You can tell that football has changed a lot over the past eight years simply from observing some of the reaction to Manchester United returning to the top of the Premier League this week. Whereas once it would have been an ominous threat of the title race coming to an early close, right now it is being welcomed as a fresh change to the natural order.
Of course, reigning champions Liverpool will return to the summit on Sunday if they beat United at Anfield, but the very nature of the Red Devils being the underdogs in the title race has had people questioning just where they sit in football’s grand scheme right now.
As a men’s first team, this is clearly a big moment for United. Not since their last title-winning season in 2012-13 have they topped the league beyond the odd week in September. But as a club, it is worth noting that they still remain ahead of Liverpool in some regards.
Sure, Jurgen Klopp’s men won a sixth Champions League trophy two years ago and followed it up last term with a first league triumph in 30 years, but it seems they had to make the first-team squad their sole focus to achieve those goals. Away from the field Liverpool Football Club remains an entity which is still finding its feet back at the top.
It is not that long ago that fans were railing against plans to introduce £77 matchday tickets and petitioning the prinicipal owner John W. Henry and the club to reverse a decision to furlough staff during the first Covid-19 lockdown. On both occasions the club listened to feedback and back-tracked, showing a desire to find the right solution in the end if not an instinct for getting things right first time.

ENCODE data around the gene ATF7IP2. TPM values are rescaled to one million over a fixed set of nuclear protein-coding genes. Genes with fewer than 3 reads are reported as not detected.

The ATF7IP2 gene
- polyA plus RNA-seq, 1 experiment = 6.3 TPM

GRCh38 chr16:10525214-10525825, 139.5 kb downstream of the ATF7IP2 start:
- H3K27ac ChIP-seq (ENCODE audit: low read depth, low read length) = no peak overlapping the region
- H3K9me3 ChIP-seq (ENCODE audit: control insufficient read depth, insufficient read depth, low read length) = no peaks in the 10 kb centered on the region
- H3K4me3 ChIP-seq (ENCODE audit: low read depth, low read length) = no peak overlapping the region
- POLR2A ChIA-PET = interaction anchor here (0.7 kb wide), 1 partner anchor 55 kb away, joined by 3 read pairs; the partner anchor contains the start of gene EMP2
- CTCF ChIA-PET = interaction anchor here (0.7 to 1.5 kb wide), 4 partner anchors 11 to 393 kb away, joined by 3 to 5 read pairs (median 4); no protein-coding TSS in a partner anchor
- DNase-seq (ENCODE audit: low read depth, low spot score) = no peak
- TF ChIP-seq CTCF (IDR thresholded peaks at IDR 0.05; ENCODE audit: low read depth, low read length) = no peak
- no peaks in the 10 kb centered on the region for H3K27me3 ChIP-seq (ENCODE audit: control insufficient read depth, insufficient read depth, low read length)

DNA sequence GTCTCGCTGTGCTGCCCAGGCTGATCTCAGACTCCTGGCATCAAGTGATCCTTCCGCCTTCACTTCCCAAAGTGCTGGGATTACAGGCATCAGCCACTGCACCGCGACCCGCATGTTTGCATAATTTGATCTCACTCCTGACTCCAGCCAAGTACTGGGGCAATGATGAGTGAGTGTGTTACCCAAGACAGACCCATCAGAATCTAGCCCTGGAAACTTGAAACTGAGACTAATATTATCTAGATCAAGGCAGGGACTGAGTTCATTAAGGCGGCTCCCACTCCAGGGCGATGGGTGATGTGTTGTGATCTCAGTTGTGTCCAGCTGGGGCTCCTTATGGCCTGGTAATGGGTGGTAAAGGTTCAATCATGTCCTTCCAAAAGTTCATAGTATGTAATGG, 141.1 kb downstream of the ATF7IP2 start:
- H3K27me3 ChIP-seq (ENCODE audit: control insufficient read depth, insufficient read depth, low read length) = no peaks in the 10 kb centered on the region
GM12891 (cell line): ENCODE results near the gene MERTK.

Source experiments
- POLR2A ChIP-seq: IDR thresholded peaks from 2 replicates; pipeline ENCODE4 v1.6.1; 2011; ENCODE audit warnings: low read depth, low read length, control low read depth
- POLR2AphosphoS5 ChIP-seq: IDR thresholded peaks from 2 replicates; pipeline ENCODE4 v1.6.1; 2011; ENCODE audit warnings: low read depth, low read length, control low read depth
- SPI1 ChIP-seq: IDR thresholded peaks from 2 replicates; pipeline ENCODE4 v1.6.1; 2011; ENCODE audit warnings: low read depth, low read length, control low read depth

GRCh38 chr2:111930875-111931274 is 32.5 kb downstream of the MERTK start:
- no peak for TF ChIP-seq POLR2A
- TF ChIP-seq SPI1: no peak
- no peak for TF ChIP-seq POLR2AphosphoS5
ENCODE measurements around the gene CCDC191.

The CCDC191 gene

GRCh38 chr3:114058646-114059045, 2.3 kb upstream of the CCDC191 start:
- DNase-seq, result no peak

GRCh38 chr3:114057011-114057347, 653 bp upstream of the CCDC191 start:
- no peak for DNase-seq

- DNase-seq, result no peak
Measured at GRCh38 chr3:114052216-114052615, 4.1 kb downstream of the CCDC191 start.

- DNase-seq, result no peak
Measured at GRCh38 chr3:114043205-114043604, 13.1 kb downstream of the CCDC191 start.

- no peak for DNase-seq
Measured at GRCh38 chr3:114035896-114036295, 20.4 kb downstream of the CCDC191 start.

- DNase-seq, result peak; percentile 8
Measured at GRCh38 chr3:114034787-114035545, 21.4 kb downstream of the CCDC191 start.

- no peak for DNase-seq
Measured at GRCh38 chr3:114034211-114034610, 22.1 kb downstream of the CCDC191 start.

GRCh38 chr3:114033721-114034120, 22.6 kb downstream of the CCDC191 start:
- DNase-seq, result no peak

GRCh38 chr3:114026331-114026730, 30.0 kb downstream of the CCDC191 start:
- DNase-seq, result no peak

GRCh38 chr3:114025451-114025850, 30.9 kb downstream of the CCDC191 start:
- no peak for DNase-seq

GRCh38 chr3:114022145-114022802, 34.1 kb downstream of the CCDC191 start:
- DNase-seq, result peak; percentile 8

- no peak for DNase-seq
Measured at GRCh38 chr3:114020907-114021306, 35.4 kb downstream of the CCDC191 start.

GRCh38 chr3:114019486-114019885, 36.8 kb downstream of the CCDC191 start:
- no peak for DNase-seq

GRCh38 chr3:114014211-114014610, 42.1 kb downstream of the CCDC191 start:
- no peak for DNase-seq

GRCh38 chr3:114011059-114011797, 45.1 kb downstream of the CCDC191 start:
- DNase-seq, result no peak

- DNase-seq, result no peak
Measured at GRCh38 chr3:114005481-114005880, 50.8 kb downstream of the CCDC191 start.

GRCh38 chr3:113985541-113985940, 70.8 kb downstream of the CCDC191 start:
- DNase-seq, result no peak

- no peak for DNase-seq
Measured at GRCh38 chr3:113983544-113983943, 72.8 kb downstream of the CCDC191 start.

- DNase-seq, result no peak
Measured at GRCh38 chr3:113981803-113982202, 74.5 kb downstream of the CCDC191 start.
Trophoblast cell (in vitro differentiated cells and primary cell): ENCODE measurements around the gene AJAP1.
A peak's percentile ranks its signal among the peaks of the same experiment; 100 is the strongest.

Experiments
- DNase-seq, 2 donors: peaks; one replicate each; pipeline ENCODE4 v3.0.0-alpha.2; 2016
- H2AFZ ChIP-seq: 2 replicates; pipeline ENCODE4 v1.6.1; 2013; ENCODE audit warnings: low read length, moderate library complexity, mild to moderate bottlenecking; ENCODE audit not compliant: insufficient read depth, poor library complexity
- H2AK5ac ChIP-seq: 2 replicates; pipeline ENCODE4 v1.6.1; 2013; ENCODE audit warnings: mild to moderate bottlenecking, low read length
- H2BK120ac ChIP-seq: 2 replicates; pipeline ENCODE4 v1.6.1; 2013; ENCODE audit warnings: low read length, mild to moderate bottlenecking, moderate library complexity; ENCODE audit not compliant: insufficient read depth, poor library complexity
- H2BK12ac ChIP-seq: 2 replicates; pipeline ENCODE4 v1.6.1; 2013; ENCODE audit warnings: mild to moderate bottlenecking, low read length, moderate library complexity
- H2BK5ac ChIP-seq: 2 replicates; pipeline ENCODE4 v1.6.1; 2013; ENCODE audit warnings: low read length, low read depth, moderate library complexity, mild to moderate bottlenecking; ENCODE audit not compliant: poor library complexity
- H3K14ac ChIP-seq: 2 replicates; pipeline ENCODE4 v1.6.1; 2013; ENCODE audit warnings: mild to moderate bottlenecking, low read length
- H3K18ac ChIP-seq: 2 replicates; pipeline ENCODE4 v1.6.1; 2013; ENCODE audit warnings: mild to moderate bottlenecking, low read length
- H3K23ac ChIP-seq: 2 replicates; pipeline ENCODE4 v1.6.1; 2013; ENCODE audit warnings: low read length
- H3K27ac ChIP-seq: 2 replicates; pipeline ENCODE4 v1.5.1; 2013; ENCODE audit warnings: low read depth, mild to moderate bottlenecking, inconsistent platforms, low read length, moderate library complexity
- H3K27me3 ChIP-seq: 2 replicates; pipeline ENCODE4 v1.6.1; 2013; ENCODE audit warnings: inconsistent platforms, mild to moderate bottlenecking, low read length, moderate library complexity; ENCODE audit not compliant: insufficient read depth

Similarly, the emergence of women’s football as a real force over the last few years has coincided with a massive decline for Liverpool’s team. Having won the Women’s Super League in successive years in 2013 and 2014, they have since been moved out of Widnes’ Halton Stadium in favour of Prenton Park, home to Tranmere Rovers, but the inadequate playing surface there has been emblematic of the neglect for the female reds.
The result is that the team are now third in the Women’s Championship with a shadow of the squad they boasted six or seven years ago. Meanwhile, United’s women are top of the WSL less than three years since their long-awaited relaunch. It might have angered many that executive vice-chair Ed Woodward and the United board took so long to get a women’s team back on the agenda but, now that they are doing it, they are doing it right.
Casey Stoney was adamant from the moment she was handed the reins at United in 2018 that the club had timed the return of their women’s set-up to perfection.
“People have been waiting for it for quite a while and I understand now, having been in the club, why they didn’t do it earlier, because they didn’t feel in a position to be able to do it properly,” Stoney told me shortly before United’s first competitive game in women’s football. “This club doesn’t do anything unless it’s done properly.”
Liverpool could do with more of that across the board, rather than just in the men’s first XI. For all their on-field successes, they need to find that winning formula elsewhere too.
That is not to say United are faultless as a club. Just ask any staunch Stretford Ender about the owners’ relationship with the fans and they will talk about the misgivings over the Glazer family’s regime. But theirs is a club which appears to be regaining a foothold once more all across the football side of the business, with both men’s and women’s teams looking competitive, ticket prices remaining manageable, and rail seating set to be trialled at Old Trafford in a bid to increase the atmosphere once fans return.
In terms of transfer business they continue to revel in the benefits of having dominated during the TV boom era, with money no object when it comes to adding players in the market and without the need to massively raise ticket prices. The structure is there to succeed.
United are not the United of 2013 anymore, and it is unlikely that any club will repeat such consistent success. In the meantime they are building from a position of strength. And that means it won’t be long before neutrals go back to hating the sight of seeing Manchester United at the top of the league.